Saturday, June 01, 2019

David Brooks presents Solutions Journalism Network as a bridge between talk and action (maybe for less sociable people)


David Brooks, the Canadian commentator who tells us how “to be good”, has a few recent commentaries that seem to point to the need for more singleton-like people (like me) to become re-socialized. 

The latest post (as of today) talks about trolls (I might even be one, given his flexible definition) and crybullies (which only at first glance refer to the ragebait social media users from the identarian Left).

But the most important one recently seems to be the one on May 16, “The Big Story You Don’t Read About” with the tagline “Journalists don’t always cover what’s really going on”.

He talks about the Solutions Journalism Network, who people are responding to problems, largely locally, as what Brooks calls “weavers” (#WeaveThePeople), builders of social capital. 

 

I have to admit that for some time I have worked largely alone, without a responsibility for anyone, which, according to some interpretations of Nicholas Taleb’s “skin in the game” theory, would mean I shouldn’t be allowed to keep my own individual voice online at all.  I’ll come back to that later, and this seems like an extreme, ironically Marxist theory. Yet we’re seeing it in China already and big Tech is starting to think about “social credit” even here.  Should people be expected to engage big community service projects (maybe even traveling and camping out in disaster sites) with non-profits with people they don’t know?  Should they just jump in, enlist, and take orders again?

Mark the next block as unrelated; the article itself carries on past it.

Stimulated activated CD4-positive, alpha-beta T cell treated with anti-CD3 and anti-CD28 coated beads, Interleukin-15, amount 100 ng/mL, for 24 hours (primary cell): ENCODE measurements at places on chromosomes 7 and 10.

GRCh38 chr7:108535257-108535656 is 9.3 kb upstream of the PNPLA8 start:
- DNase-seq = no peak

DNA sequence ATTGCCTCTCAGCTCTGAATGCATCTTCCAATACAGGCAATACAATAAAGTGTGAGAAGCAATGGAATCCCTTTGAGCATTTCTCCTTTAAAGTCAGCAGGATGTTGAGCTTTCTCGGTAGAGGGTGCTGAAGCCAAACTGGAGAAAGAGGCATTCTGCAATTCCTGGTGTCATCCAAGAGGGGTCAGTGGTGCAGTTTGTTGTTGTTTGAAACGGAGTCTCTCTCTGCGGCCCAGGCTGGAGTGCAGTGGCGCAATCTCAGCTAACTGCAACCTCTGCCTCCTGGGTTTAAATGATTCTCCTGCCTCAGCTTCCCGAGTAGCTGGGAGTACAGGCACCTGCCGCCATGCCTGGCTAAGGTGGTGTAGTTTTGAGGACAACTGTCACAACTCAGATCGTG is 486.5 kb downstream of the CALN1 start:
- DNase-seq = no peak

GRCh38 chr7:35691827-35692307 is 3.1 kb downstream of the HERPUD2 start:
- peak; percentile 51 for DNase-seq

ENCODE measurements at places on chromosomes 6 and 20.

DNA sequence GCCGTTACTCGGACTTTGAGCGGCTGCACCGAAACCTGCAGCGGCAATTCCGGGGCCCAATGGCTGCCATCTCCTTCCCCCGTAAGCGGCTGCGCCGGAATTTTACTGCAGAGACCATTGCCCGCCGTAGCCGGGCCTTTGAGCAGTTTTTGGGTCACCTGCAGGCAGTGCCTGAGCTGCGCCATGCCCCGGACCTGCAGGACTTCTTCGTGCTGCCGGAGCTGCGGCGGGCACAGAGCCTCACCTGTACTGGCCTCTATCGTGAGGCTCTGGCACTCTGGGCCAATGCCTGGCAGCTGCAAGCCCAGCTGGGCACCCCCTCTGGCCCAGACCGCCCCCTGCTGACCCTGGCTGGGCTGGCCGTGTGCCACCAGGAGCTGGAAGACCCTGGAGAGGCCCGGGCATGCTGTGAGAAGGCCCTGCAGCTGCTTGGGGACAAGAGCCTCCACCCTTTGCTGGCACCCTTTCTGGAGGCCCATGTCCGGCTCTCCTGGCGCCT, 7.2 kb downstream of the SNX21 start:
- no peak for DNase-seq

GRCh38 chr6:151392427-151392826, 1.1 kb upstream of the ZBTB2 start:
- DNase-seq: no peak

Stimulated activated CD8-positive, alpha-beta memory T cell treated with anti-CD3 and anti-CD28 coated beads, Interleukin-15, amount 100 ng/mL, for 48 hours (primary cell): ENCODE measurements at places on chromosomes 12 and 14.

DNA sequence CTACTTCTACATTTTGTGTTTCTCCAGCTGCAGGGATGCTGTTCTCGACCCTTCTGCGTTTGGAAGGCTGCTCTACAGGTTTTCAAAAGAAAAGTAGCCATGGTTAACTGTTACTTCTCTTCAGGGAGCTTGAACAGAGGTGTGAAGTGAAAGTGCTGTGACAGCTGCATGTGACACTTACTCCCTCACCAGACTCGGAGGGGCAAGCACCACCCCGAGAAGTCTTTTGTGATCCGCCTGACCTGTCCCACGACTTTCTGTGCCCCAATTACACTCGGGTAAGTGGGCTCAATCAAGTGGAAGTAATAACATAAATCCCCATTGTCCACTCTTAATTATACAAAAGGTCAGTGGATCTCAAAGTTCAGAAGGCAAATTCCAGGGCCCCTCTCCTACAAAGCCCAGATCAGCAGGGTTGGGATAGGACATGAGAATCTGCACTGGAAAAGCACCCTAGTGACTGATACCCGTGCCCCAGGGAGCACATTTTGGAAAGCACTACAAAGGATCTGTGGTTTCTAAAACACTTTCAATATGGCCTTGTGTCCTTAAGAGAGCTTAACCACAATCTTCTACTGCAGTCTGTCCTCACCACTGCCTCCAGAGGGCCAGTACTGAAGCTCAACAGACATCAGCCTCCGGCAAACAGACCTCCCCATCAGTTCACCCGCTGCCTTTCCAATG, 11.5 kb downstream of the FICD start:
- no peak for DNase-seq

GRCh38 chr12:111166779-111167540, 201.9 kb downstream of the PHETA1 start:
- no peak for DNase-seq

Recently, WJLA in Washington DC reported on a case where a young boy needed a kidney transplant and, even with a donor organ, could not get one as long as he “lived in a hospital” (like in the recent film “Five Feet Apart”).  So one of his teachers (a male) became a foster parent and took him in. That is off the charts for me but it is engagement at a personal level that was unimaginable the way I was brought up.

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